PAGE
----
Commercial farming of octopus is taking a stride forward with the development of a model octopus farm at the Department of Fisheries’ Research Division.
The Department of Fisheries has been working closely with Fremantle Octopus Pty Ltd, to rear octopus as a potentially lucrative limb of WA aquaculture. Principal Aquaculture Scientist, Dr Sagiv Kolkovski, is running a two-pronged research program into the commercial viability of exploiting Octopus tetricus through aquaculture.
O. tetricus is prized for its eating qualities and remarkable rapid growth rate, reaching up to three kilograms in its one year life cycle. In WA, nationally and internationally, octopus is an increasingly popular seafood source. This demand, combined with its rapid growth rate, makes O. tetricus an ideal candidate for aquaculture.
The focus of the research team is to look at ways of ‘ranching’ octopus (rearing the animals in captivity) to a suitable size for consumption, with the projects more long term and elusive goal being; to breed, hatch and rear O. tetricus in sufficient numbers and to a sufficient size, to make it a commercially successful aquaculture operation. By working on the ranching side of the project now, it is an effective way of fast tracking full-scale aquaculture production if Dr Kolkovski and his team can ‘crack the code’ behind successfully rearing octopus larvae on a potentially commercial scale. This is something that has never been done in the world before and will require a groundbreaking, innovative approach to the biological puzzle if it is to be successful.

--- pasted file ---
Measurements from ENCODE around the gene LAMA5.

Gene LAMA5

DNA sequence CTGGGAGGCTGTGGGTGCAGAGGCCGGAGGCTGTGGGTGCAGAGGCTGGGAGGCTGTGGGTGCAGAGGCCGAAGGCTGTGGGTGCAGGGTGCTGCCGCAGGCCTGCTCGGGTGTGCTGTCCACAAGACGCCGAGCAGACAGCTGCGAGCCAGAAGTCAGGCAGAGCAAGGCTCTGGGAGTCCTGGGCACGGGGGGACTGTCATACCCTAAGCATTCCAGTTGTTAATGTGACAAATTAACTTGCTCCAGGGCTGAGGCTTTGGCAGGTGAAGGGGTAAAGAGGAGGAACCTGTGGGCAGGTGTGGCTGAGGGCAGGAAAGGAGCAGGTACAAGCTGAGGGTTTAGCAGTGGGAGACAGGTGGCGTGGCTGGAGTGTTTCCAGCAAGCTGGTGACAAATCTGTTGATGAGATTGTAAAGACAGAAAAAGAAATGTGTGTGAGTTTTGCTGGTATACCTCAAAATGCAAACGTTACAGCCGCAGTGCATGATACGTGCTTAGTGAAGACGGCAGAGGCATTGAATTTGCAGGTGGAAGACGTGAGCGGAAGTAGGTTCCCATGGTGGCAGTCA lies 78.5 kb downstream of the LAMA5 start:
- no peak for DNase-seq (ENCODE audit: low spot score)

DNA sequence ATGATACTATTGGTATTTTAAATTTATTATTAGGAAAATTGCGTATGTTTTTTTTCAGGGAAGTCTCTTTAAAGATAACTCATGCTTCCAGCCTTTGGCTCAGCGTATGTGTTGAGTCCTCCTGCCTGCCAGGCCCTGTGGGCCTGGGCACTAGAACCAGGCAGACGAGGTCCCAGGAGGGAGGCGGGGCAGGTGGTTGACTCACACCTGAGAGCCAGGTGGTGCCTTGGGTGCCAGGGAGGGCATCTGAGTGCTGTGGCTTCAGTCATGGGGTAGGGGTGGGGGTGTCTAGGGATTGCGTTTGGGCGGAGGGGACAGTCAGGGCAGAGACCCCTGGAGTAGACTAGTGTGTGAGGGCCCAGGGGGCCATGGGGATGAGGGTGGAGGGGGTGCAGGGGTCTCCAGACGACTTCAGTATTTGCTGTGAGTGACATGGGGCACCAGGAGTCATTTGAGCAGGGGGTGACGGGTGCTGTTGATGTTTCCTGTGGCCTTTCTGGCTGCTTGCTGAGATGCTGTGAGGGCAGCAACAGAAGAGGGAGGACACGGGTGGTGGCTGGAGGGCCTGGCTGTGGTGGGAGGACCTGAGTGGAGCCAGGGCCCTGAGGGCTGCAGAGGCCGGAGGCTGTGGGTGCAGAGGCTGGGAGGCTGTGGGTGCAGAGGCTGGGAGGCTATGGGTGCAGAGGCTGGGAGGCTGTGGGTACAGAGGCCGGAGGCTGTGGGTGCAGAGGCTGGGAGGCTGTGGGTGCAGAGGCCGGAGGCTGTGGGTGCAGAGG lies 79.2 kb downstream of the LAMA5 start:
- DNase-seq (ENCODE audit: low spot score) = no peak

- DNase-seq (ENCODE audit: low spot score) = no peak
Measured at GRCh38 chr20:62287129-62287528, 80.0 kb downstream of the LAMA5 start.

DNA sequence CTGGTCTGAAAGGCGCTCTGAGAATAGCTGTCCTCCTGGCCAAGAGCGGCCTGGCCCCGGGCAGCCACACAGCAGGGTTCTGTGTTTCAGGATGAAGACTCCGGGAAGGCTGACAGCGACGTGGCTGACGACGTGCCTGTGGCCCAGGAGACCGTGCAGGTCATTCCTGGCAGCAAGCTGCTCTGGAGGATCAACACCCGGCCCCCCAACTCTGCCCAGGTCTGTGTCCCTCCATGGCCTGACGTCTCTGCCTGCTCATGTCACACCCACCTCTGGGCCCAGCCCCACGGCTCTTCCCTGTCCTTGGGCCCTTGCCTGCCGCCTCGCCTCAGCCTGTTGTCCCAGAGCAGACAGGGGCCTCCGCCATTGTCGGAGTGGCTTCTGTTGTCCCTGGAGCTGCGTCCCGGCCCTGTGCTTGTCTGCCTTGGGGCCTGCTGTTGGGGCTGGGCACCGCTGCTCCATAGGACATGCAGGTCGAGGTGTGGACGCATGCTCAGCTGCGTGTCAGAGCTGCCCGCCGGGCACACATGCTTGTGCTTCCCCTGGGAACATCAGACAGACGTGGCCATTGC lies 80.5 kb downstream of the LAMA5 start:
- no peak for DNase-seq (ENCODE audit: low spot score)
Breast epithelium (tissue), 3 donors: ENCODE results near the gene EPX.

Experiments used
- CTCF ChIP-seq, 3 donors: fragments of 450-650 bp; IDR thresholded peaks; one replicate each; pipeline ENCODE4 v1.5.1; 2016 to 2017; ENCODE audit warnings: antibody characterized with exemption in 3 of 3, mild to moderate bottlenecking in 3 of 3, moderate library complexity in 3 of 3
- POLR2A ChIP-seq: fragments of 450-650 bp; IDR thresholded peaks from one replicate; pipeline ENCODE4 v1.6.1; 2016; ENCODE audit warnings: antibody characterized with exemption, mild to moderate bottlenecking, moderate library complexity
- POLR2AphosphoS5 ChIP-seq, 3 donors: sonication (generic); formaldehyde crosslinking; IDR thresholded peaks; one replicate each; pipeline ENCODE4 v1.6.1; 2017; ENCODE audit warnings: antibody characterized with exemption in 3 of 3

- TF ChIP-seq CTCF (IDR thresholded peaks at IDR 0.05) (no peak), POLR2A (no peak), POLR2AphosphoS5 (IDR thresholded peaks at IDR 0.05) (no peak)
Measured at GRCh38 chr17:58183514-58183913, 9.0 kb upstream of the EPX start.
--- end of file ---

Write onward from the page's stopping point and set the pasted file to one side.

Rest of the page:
Currently, Dr Kolkovski and his team are experimenting with the occy occupants of a 15-tank farm at the Department’s Western Australia Fisheries and Marine Research Laboratories.
“The work is being carried out to imitate commercial reality as closely as possible,” said Dr Kolkovski. “ We are comparing the growth rates with different feed sources and tank conditions, and the cost of food, to find out if it is viable. The aim is to grow octopus to a suitable size for sale on the market.”
But octopus larvae are notoriously difficult to rear in captivity, which is why it has never been achieved on a commercial scale anywhere in the world. Part of the problem lies in the larvae’s susceptibility to bacteria in hatchery conditions. If Dr Kolkovski and his team could unlock the environmental and nutritional code required to get the occy past its larval stage, it could open up a whole new aquaculture industry with potential global appeal.
“In the first couple of months we hatched out two sets of larvae,” he said. “With the first ‘run’ they only lasted a week, but after making a few adjustments we managed to keep some of them going for 30 days. So we already know a lot more than we did when we first started, but if we are going to be able to do it on a commercial scale, it’s going to take a lot more time. It’s a very challenging thing we are trying to do here.” The next avenue is to experiment with the artificial food to find out the larvae’s specific nutritional requirements — a critical part of the equation that nobody really knows yet.
Whatever the outcome of this next phase of investigation, one thing is for sure — aquaculture of octopus in WA on a commercial scale is a lot closer to becoming a reality on account of Dr Kolkovski and his team’s efforts.
Next time you visit the NMDC, take a trip down the Scientific Trail and see if you can spot our occy. Look carefully they might be hiding!